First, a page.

Rory –  who represents the constituency with the highest percentage of upland farmland in England –  has in the latest of a series of articles in support of Cumbria’s small upland farms, called on environmentalists to recognise the complexity of the challenges small hill farmers face in balancing environmental stewardship, and the practices of maintaining  grazing flocks. His article follows a recent disagreement with columnist and ‘re-wilding’ enthusiast George Monbiot, and a meeting last week at Haweswater with the RSPB to look at the charity’s work in conservation and its impact on local Lakeland farmers, which have radically reduced in the last fifty years.

In an article which highlights concerns about the narrow focus of upland farming policy and about the diminishing of flock sizes, the degradation of pasture-land and the loss of traditional shepherding skills, he calls for greater emphasis on the cultural and societal benefits that upland farms bring to the landscape, and encourages a move away from a view which only considers their financial or biological value. He argues for the need to recognise small upland farms as an inherent part of our national identity, and of intrinsic value to the future of Britain. The article, printed on the influential Green Alliance blog, prompted a reply from the Lake District National Park Authority’s chief executive, Richard Leafe, who shares Rory Stewart’s concerns for the future of small farms whilst stressing his belief in the need to reward farmers for their role as environmental stewards.

Responding, Rory said: “I was pleased to see Richard keep this issue at the forefront of public debate. I would not necessarily agree with him on the extent to which more emphasis on biodiversity and carbon capture are the answer to upland farmers’ problems. From what I have seen, environmental policies can often work against small farms, reducing the number of sheep on the fells, and making it increasingly difficult for sheep farmers to be sheep farmers.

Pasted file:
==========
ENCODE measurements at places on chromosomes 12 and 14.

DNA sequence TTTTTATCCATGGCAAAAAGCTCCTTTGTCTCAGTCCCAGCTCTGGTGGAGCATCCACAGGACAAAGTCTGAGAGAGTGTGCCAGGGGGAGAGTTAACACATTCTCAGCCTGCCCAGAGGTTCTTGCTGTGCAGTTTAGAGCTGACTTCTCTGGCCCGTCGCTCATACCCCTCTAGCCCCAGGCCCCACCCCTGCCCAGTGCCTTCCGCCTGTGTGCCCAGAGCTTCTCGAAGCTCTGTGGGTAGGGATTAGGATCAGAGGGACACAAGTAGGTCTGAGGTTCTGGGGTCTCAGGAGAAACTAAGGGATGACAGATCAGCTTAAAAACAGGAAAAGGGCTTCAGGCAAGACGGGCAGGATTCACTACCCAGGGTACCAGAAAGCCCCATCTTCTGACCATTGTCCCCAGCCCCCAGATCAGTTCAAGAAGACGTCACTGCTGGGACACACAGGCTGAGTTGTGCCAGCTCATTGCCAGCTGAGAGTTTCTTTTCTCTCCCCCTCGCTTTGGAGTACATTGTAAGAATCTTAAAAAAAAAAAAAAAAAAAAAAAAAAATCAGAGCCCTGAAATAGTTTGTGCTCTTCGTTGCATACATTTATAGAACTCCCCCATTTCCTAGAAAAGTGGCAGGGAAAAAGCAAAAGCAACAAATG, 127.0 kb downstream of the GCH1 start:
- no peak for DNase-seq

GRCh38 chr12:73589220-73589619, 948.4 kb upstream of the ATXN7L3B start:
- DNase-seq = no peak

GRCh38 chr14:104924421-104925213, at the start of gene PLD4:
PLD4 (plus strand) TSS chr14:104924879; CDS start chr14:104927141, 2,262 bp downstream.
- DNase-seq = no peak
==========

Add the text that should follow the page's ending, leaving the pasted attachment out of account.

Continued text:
Where I think we do agree though, is on the need for a stronger debate around the real value of these farms, and why must do all we can to protect them. I worry that the upland farmer’s views do not feature prominently enough in the boardroom on a regular basis. Both the RSPB and United Utilities have recently talked me through some of the fantastic projects they have set up in the Haweswater area to understand the complexity of the challenges our upland farmers face. Too often though, these initiatives are the exception, or simply isolated examples of good practice. Without a broader, more all-encompassing strategy in place, we still risk seeing our small farms disappear.”

Rory and Richard’s articles can be found in full at

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